Narratology, Literature & Large Language Models

Wednesday 28 June 2023 Wednesday 28 June 2023
From 2 to 5 PM
With the participation of
Thierry POIBEAU (Researcher/ CNRS)
ENS_PSL, Salle Jaurès (29 Rue d'Ulm)

29 rue d'Ulm
75005 Paris

Dernier séminaire de David Bamman et mini-atelier autour de ses thématiques (en anglais), organisé par le Lattice. 

* 2pm. Thierry Poibeau. Welcome and Introduction

* David Bamman (Berkeley): « The Promise and Peril of Large Language Models for Cultural Analytics »

In this talk, I’ll discuss the role of large language models (such as ChatGPT, GPT-4 and open alternatives) for research in cultural analytics, both raising issues about the use of closed models for scholarly inquiry and charting the opportunity that such models present.  I’ll discuss recent work carrying out a data archaeology to infer books that are known to ChatGPT and GPT-4 using a name cloze membership inference query, where we find that OpenAI models have memorized a wide collection of materials and that the degree of memorization is tied to the frequency with which passages of those books appear on the web.  I’ll also detail the use of those models for downstream tasks in cultural analytics, illustrating their affordances for measurement of difficult cultural phenomena, but also the risks that come in establishing measurement validity. The rise of large pre-trained language models has the potential to radically transform the space of cultural analytics by both reducing the need for large-scale training data for new tasks and lowering the technical barrier to entry, but need care in establishing the reliability of results.

* 3pm. Evelyn Gius (Technical University Darmstadt): « Events as minimal units in prose – A narrative theory-driven approach to event classification and narrativity »

Abstract: Narrative theory conceives of events as smallest building blocks of narratives. Moreover, events are linked to plot by the concepts of tellability and narrativity. In this talk I will sketch an approach to narrativity and plot that builds on the different event concepts in narrative theory. While events are considered as changes of state in most approaches, some theorists also include weaker concepts in their event concepts. By integrating these different accounts into our operatonalization of events, we are working towards a strongly discourse-driven plot analysis. I will sketch our approach to event and narrativity analysis and discuss the implications for both narrative theory and applied computational narratology.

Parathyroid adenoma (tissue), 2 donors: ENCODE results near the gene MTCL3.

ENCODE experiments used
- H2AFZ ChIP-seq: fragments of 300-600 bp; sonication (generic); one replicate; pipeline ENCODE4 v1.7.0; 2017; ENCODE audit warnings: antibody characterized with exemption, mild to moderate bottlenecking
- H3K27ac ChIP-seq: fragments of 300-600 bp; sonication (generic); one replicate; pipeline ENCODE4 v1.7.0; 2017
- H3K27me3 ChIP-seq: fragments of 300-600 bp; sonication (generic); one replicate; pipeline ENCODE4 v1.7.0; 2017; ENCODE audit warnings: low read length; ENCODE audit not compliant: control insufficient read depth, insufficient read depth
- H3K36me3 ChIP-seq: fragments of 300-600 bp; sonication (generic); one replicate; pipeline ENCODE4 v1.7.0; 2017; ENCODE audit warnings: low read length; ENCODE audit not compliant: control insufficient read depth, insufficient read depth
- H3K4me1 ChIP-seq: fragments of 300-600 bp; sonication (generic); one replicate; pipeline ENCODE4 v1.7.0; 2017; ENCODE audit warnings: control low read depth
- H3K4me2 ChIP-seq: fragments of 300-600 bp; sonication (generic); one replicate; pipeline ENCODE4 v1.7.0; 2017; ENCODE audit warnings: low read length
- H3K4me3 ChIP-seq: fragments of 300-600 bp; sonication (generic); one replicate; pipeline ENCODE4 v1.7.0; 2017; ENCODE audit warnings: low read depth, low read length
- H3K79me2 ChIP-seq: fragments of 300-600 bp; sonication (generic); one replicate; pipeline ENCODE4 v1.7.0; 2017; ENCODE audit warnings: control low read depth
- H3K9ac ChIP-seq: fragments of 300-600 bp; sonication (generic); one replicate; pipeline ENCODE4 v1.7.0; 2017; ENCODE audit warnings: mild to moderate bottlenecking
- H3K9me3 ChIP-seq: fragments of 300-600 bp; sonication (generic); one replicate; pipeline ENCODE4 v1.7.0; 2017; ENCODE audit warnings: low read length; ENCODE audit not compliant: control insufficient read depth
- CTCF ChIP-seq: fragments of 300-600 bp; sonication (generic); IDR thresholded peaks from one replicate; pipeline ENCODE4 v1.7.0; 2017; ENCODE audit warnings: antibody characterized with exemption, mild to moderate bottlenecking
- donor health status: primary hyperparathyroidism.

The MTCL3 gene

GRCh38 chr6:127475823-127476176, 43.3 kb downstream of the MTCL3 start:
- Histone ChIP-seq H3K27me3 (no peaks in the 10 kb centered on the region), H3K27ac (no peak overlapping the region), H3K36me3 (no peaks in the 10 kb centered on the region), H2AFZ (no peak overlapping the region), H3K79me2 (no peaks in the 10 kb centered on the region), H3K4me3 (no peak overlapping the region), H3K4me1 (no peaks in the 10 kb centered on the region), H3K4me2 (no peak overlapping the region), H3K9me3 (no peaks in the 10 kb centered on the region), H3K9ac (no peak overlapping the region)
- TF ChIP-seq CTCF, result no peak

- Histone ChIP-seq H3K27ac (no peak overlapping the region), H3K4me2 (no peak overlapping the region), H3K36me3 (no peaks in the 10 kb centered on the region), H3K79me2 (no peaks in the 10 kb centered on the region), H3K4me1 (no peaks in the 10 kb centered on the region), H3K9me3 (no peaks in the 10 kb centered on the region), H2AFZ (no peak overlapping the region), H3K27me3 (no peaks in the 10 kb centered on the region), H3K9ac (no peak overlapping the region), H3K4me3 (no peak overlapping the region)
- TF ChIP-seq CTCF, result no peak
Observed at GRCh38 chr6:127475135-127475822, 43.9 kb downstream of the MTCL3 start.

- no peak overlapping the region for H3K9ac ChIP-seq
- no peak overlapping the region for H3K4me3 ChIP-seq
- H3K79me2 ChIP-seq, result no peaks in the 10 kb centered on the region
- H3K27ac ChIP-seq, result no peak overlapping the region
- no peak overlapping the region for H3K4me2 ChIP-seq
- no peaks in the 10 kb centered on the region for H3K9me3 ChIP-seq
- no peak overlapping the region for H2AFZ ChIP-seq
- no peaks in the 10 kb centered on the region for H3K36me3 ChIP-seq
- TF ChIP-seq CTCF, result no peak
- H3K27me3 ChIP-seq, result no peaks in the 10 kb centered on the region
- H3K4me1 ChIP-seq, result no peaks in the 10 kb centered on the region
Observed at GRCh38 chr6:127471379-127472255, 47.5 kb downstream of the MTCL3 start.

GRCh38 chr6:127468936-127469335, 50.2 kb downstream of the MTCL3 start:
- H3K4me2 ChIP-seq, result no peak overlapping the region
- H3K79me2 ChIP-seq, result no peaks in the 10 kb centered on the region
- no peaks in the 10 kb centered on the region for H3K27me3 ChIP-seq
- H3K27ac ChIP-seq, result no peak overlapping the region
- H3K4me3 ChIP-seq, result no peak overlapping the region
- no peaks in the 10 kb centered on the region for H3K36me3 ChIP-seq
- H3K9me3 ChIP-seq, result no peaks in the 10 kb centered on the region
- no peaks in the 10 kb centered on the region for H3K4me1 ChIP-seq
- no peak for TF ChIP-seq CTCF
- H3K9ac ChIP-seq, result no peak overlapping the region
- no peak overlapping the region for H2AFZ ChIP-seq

* 4pm. Enrique Manjavacas Arevalo (U. Leiden): « Historical Language Models and their Application to Word Sense Disambiguation »

Abstract: Large Language Models (LLMs) have become the cornerstone of current methods in Computational Linguistics. As the Humanities look towards computational methods in order to analyse large quantities of text, the question arises as to how these models are best developed and applied to the specificities of their domains. In this talk, I will address the application of LLMs to Historical Languages, following up on the MacBERTh project. In the context of the development of LLMs for Historical Languages, I will address how they can be specifically fine-tuned with efficiency to tackle the problem of Word Sense Disambiguation. In a series of experiments relying on data from the Oxford English Dictionary, I will highlight how non-parametric and metric learning approaches can be an interesting alternative to traditional fine-tuning methods that rely on classifiers that learn to disambiguate specific lemmas.


David Bamman is an associate professor in the School of Information at UC Berkeley, where he works in the areas of natural language processing and cultural analytics, applying NLP and machine learning to empirical questions in the humanities and social sciences. His research focuses on improving the performance of NLP for underserved domains like literature (including LitBank and BookNLP) and exploring the affordances of empirical methods for the study of literature and culture. Before Berkeley, he received his PhD in the School of Computer Science at Carnegie Mellon University and was a senior researcher at the Perseus Project of Tufts University. Bamman’s work is supported by the National Endowment for the Humanities, National Science Foundation, the Mellon Foundation and an NSF CAREER award.

Evelyn Gius is a Professor of Digital Philology and Modern German Literature at Technical University Darmstadt and head of the fortext lab. Her research focuses on narrative theory, manual annotation, operationalization, segmentation, and conflict. She leads the development of the annotation platform CATMA as well as the platform where beginner-friendly materials for Digital Humanities are provided. Her current research projects include EvENT, a project on events as minimal units of narration, and KatKit, a project on the operationalization of humanities concepts in the framework of applied category theory from mathematics. 
Gius also serves as chair of the Digital Humanities Association in the German-speaking areas ("Digital Humanities im deutschsprachigen Raum", DHd), as co-editor of the Open Access Journal of Computational Literary Studies (JCLS), and as co-editor of the Metzler/Springer Nature book series "Digital Literary Studies“.

Enrique Manjavacas Arevalo is currently a post-doc at the University of Leiden, working in the MacBERTh project developing Large Language Models for Historical Languages. He obtained a PhD at the University of Antwerp (2021) with a dissertation on computational approaches to text reuse detection.

Wednesday 28 June 2023